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Question: gnawed green beans
who gnaws the leaves of my freshly sprouted beans and prevents them from growing?
I've already sown three times but it's always the same thing.
Answer: gnawed green beans
unfortunately the tender, newly developed shoots of garden plants are a feast for various types of insects. If around the known nibbles of the transparent burr, it is certainly a matter of snails, or even of slugs; both animals belong to the helicidal family, they are not insects, but molluscs with lungs, with or without the typical shell on the back; some slugs are large, and easy to see and eliminate; others, on the other hand, are tiny, a few centimeters long, and therefore they can easily feast on the plants of our garden without being seen. Insecticidal baits of various types exist on the market, even if organic if you prefer. The snail baits are spread in the ground, mixing them with the first layer of earth, or they are placed in small heaps, as they have attractive power for the snails, which eat the bait, instead of the tender leaflets.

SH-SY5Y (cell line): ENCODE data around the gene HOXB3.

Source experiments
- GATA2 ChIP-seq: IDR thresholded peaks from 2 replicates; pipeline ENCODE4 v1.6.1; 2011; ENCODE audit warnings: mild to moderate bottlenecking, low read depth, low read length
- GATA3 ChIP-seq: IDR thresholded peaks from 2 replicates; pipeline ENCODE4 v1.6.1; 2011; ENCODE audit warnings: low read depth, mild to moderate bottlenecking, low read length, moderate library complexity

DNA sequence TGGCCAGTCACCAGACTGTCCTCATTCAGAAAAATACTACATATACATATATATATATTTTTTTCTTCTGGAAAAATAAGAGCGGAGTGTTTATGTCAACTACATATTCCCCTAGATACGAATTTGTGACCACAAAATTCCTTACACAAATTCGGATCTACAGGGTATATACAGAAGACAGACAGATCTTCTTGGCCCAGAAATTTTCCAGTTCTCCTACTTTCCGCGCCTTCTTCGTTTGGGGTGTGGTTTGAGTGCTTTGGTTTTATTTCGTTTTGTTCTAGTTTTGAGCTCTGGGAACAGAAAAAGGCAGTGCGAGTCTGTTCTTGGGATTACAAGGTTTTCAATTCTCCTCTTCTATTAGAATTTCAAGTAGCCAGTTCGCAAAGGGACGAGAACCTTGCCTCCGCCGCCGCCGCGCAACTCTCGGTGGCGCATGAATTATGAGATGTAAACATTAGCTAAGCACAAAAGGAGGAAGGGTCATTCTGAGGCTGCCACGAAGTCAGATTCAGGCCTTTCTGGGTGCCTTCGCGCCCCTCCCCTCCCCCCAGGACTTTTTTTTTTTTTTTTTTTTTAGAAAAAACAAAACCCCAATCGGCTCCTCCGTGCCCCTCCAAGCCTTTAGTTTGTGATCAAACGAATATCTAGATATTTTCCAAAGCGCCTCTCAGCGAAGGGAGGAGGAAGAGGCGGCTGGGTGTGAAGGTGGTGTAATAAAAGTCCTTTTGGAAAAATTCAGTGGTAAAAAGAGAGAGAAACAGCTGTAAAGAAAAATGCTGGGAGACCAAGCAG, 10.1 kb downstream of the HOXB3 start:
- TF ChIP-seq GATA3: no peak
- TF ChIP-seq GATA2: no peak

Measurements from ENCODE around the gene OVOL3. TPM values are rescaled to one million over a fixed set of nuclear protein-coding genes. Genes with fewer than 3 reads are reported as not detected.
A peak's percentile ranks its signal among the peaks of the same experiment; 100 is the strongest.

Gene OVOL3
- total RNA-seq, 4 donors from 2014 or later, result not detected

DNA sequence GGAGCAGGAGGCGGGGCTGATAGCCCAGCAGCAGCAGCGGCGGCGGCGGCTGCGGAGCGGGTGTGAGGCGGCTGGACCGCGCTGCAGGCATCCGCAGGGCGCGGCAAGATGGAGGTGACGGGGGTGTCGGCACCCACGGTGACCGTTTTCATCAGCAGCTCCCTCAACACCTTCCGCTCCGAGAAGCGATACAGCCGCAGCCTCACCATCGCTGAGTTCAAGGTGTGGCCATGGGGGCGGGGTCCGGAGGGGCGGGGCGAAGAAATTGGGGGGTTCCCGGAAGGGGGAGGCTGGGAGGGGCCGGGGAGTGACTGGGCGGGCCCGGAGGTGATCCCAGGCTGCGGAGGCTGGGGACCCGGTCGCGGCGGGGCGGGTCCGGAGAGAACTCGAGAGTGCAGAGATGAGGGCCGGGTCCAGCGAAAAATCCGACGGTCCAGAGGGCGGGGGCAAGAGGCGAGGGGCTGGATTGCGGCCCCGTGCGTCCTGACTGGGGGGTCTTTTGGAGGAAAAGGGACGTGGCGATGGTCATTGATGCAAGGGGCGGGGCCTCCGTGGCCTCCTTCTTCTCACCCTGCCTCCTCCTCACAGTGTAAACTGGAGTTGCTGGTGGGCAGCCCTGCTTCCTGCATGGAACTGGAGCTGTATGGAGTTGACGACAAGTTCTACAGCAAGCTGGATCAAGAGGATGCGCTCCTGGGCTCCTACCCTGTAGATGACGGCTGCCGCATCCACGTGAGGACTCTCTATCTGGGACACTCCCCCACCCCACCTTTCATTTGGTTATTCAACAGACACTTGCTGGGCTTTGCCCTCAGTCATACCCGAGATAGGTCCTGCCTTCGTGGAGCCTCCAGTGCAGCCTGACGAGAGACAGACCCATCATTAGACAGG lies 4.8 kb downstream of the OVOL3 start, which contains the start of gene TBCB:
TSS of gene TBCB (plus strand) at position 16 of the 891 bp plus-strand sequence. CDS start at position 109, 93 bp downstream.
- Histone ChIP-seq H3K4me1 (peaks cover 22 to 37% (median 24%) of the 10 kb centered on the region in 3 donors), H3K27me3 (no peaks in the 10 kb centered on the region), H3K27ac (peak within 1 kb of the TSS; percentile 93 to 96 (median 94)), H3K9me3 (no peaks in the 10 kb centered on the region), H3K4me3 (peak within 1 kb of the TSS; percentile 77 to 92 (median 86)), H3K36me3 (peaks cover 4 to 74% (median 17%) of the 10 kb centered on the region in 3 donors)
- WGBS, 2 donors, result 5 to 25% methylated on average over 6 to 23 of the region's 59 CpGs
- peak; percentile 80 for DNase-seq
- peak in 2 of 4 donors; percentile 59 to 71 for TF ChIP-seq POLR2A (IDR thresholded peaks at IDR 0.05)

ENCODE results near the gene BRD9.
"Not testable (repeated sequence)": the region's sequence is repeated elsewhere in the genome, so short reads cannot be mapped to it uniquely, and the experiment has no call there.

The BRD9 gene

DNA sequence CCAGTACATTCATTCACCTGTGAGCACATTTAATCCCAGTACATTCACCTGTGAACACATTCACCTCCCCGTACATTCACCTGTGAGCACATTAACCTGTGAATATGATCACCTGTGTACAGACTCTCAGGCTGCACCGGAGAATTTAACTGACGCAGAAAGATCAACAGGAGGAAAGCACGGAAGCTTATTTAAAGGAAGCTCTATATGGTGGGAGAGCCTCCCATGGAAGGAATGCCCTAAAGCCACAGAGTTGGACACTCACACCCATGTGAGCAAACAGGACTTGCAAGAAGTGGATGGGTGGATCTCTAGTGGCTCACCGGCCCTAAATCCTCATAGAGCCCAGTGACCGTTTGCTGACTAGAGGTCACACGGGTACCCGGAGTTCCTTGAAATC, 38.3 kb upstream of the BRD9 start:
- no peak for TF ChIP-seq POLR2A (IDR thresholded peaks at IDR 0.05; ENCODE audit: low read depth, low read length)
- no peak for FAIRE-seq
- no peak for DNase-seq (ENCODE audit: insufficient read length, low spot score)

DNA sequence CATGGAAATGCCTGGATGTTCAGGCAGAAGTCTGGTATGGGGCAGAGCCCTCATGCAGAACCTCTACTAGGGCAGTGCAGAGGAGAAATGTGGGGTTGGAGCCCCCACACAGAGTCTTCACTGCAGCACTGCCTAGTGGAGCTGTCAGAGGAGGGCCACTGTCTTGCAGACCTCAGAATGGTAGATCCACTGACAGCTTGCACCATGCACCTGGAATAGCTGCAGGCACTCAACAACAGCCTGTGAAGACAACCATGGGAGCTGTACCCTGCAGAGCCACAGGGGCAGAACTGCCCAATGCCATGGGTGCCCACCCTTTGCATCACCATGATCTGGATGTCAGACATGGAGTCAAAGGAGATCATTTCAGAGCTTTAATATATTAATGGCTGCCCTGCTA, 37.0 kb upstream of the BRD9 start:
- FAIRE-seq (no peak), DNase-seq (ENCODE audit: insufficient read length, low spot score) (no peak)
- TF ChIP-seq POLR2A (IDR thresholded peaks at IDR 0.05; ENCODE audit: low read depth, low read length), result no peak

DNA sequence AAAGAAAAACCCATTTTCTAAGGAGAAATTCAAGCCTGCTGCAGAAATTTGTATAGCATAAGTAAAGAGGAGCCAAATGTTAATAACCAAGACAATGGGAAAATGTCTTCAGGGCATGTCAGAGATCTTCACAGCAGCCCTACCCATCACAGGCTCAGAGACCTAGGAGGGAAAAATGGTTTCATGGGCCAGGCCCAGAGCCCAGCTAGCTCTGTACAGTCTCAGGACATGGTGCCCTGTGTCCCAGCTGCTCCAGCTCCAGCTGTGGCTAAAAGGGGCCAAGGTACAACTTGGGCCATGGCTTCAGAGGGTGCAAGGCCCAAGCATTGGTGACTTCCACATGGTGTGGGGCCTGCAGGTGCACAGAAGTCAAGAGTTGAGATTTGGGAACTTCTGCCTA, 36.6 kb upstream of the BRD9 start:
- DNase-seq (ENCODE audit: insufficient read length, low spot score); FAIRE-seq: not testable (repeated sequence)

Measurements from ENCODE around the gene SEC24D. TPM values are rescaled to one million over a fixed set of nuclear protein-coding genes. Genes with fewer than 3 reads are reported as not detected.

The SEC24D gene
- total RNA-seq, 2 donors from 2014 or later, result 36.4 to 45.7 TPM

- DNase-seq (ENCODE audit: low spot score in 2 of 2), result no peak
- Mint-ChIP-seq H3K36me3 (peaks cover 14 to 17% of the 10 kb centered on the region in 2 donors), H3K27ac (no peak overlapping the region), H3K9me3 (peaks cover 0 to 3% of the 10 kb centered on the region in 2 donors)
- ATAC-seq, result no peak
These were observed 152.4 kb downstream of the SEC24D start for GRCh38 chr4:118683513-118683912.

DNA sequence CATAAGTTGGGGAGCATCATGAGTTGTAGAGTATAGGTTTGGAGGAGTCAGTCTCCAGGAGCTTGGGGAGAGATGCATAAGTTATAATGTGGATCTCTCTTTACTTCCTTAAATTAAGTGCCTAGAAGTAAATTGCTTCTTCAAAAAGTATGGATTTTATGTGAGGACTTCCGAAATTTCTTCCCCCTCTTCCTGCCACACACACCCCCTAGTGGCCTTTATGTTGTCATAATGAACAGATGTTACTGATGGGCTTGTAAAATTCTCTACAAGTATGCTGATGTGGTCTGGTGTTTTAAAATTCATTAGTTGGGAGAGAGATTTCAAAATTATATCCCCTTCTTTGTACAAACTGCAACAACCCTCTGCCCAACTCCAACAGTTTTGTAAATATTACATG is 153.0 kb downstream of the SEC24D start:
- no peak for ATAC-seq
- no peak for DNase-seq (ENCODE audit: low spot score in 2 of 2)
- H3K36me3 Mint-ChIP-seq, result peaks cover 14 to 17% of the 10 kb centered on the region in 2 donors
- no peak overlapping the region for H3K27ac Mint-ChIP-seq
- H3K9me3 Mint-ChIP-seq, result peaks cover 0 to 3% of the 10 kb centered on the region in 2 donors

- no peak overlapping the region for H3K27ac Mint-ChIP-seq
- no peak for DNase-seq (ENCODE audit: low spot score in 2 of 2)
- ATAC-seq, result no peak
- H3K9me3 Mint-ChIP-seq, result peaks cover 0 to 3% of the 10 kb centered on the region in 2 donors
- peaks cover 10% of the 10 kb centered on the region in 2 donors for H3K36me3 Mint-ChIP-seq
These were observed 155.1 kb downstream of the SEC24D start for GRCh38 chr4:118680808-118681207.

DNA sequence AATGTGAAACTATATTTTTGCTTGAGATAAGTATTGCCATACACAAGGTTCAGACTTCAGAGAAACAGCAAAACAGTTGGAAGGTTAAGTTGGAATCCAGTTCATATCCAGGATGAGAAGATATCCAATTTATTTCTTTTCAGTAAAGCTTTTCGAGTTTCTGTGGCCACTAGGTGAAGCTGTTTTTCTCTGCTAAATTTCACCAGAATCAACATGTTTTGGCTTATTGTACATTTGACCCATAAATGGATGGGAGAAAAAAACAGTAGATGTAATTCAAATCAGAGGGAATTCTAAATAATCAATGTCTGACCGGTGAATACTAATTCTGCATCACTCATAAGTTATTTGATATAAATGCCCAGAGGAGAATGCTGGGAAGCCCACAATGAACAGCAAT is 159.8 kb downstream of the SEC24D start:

It could also be adult oziorrinchi, or various types of ground larvae; these insects are a little more difficult to notice, as in addition to leaving no traces, they feed at night. In fact, we often find the simple advice to shake the plants attacked by insects during the night to make them fall and then kill them. Not being so easy to get up at night to go to the garden, there are also special insecticides against ground larvae, also often made up of baits, powder, granules or pellets.
Other insects can still attack the foliage, such as caterpillars, or butterfly larvae; nocturnal and diurnal butterflies lay their eggs on the shoots of some plants; when the larvae come out of the eggs, they begin to feed on the younger and more tender foliage. These caterpillars, however, should be noted by observing the plants, as they remain nested on the plants, preferably below the leaves; they are not easily seen, because they become the color of what they eat, but you should still see their dark droppings, which fall on the underlying leaves.